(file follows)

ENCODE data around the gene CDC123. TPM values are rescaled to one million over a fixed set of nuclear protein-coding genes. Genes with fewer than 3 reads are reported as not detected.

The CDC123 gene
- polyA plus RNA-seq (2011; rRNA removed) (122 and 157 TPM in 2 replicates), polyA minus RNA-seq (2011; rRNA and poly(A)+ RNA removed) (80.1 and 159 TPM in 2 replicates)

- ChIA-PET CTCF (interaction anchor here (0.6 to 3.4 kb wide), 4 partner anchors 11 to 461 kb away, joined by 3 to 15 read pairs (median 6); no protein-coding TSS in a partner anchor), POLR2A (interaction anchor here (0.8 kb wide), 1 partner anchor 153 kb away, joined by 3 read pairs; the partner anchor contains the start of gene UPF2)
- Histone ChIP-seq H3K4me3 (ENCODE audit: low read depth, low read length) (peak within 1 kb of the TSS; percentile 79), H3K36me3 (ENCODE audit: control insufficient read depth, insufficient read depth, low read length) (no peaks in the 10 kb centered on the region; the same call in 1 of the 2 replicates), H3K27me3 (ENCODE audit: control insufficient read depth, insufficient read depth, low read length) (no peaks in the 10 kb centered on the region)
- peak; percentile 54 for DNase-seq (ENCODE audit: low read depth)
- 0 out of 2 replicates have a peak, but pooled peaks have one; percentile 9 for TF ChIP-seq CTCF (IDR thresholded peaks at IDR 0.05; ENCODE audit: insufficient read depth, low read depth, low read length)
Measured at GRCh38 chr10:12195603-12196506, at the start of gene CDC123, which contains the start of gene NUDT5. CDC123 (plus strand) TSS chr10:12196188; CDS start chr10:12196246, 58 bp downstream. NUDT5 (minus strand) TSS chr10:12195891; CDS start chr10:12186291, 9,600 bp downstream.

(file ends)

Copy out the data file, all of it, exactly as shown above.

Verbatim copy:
ENCODE data around the gene CDC123. TPM values are rescaled to one million over a fixed set of nuclear protein-coding genes. Genes with fewer than 3 reads are reported as not detected.

The CDC123 gene
- polyA plus RNA-seq (2011; rRNA removed) (122 and 157 TPM in 2 replicates), polyA minus RNA-seq (2011; rRNA and poly(A)+ RNA removed) (80.1 and 159 TPM in 2 replicates)

- ChIA-PET CTCF (interaction anchor here (0.6 to 3.4 kb wide), 4 partner anchors 11 to 461 kb away, joined by 3 to 15 read pairs (median 6); no protein-coding TSS in a partner anchor), POLR2A (interaction anchor here (0.8 kb wide), 1 partner anchor 153 kb away, joined by 3 read pairs; the partner anchor contains the start of gene UPF2)
- Histone ChIP-seq H3K4me3 (ENCODE audit: low read depth, low read length) (peak within 1 kb of the TSS; percentile 79), H3K36me3 (ENCODE audit: control insufficient read depth, insufficient read depth, low read length) (no peaks in the 10 kb centered on the region; the same call in 1 of the 2 replicates), H3K27me3 (ENCODE audit: control insufficient read depth, insufficient read depth, low read length) (no peaks in the 10 kb centered on the region)
- peak; percentile 54 for DNase-seq (ENCODE audit: low read depth)
- 0 out of 2 replicates have a peak, but pooled peaks have one; percentile 9 for TF ChIP-seq CTCF (IDR thresholded peaks at IDR 0.05; ENCODE audit: insufficient read depth, low read depth, low read length)
Measured at GRCh38 chr10:12195603-12196506, at the start of gene CDC123, which contains the start of gene NUDT5. CDC123 (plus strand) TSS chr10:12196188; CDS start chr10:12196246, 58 bp downstream. NUDT5 (minus strand) TSS chr10:12195891; CDS start chr10:12186291, 9,600 bp downstream.